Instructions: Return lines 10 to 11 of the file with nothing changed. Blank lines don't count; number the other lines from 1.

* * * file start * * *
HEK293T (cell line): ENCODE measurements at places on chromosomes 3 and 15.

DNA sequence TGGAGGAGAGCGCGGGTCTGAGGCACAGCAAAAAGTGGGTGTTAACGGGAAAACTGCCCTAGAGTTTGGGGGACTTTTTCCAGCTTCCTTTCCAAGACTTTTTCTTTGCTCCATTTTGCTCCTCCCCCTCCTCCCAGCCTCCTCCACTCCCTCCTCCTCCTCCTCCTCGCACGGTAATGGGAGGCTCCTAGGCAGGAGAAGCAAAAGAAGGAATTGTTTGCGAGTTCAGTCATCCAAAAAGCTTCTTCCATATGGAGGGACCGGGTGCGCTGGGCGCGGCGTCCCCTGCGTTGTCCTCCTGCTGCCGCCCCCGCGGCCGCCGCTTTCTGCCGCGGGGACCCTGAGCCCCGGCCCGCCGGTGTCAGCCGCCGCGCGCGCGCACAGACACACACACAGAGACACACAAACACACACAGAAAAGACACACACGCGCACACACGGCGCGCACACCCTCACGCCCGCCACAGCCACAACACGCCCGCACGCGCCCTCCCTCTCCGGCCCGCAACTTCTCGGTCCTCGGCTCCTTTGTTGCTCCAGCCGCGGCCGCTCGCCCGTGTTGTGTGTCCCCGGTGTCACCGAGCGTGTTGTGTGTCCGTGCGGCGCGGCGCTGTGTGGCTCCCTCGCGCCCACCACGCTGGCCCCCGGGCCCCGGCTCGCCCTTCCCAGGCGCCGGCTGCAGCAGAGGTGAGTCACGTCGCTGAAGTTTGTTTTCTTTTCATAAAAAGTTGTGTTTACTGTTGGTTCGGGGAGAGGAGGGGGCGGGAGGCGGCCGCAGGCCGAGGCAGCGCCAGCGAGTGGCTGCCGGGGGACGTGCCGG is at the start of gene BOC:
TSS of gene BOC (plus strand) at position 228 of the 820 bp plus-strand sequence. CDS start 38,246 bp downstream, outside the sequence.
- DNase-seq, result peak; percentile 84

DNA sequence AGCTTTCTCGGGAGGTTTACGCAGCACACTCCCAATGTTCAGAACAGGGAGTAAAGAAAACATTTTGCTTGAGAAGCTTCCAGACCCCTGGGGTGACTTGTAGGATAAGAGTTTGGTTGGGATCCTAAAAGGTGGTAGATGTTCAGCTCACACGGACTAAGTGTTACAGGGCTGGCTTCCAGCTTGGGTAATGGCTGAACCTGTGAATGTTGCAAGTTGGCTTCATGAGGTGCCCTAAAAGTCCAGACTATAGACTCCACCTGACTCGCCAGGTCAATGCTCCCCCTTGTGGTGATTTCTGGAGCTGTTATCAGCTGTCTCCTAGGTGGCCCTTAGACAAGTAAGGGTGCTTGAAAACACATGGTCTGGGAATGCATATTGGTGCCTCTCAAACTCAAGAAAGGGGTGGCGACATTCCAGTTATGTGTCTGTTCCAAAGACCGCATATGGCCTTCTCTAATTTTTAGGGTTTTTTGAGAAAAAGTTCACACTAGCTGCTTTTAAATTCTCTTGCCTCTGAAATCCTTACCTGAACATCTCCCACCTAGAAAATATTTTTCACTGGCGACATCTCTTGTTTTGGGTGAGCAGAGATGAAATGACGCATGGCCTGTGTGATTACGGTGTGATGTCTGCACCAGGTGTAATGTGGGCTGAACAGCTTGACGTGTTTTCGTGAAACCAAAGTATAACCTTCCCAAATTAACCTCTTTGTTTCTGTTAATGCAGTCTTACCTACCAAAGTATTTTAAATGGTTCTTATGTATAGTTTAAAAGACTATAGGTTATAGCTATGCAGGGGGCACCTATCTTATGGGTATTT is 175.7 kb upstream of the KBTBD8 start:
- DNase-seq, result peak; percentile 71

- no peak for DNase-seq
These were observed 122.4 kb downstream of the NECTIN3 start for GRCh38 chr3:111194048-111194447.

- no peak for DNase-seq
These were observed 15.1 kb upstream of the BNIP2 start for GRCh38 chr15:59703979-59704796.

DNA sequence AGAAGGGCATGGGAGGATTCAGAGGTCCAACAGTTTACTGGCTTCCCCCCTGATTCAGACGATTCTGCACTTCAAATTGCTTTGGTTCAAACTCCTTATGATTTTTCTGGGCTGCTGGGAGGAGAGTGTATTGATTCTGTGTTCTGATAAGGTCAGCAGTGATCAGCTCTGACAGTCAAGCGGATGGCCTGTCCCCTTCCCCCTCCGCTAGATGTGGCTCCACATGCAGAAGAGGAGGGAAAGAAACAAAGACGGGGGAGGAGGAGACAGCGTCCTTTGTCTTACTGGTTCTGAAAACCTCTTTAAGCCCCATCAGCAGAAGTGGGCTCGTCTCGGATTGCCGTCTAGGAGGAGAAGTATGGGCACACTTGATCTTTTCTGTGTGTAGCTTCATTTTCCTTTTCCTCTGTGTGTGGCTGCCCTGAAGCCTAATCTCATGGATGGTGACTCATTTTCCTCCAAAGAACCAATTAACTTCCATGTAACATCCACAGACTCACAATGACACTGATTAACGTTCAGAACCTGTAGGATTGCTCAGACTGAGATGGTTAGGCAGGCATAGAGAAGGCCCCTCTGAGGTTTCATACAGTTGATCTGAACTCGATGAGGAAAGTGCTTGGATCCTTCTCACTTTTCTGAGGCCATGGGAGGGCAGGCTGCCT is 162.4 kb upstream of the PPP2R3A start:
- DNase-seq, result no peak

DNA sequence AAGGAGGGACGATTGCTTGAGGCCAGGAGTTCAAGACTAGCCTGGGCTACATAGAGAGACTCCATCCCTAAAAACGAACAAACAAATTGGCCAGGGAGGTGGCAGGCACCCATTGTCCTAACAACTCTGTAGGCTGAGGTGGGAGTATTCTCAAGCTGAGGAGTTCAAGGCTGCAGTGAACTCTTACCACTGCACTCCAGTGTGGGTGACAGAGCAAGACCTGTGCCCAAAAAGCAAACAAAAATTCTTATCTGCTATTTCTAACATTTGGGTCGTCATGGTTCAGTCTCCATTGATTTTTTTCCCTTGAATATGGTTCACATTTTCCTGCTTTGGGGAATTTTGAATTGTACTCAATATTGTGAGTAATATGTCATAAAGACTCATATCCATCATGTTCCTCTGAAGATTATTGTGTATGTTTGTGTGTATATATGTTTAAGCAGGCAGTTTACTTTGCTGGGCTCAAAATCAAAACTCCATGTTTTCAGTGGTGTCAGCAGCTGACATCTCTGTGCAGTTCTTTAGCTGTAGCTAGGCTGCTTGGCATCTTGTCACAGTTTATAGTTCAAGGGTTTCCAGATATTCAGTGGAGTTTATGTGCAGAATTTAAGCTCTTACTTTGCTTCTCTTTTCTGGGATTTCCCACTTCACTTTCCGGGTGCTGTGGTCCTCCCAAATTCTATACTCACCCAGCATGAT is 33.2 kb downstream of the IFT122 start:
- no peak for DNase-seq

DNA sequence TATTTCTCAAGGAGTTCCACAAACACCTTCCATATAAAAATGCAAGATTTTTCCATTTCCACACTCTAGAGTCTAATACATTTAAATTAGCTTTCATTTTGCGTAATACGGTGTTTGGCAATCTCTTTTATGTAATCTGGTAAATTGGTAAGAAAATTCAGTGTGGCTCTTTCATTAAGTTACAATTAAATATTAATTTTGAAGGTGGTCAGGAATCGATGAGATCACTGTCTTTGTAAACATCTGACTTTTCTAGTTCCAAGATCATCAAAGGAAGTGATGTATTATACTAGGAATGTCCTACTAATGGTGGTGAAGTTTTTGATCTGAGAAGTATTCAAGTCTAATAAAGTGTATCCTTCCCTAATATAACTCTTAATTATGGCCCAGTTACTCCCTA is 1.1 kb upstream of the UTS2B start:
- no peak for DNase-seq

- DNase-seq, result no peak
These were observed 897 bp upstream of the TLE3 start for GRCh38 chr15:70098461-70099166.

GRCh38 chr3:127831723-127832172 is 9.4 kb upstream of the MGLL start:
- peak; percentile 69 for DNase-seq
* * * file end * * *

These were observed 15.1 kb upstream of the BNIP2 start for GRCh38 chr15:59703979-59704796.

DNA sequence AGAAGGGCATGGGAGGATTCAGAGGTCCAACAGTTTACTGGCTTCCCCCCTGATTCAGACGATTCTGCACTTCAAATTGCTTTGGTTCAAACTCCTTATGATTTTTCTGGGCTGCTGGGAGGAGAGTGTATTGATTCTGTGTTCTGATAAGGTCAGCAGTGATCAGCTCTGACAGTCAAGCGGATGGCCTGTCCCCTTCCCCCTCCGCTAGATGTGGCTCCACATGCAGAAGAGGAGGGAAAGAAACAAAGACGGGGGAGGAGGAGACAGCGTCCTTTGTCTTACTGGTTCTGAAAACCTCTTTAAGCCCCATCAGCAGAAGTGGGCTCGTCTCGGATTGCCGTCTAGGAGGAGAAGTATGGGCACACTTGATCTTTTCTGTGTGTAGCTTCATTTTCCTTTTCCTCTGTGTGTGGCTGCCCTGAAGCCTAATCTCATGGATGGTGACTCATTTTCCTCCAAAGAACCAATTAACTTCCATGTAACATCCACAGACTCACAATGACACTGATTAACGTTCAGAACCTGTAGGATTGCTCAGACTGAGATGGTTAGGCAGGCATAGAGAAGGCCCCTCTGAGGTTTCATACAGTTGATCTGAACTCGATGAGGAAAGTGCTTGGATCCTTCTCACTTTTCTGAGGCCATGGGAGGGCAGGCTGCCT is 162.4 kb upstream of the PPP2R3A start: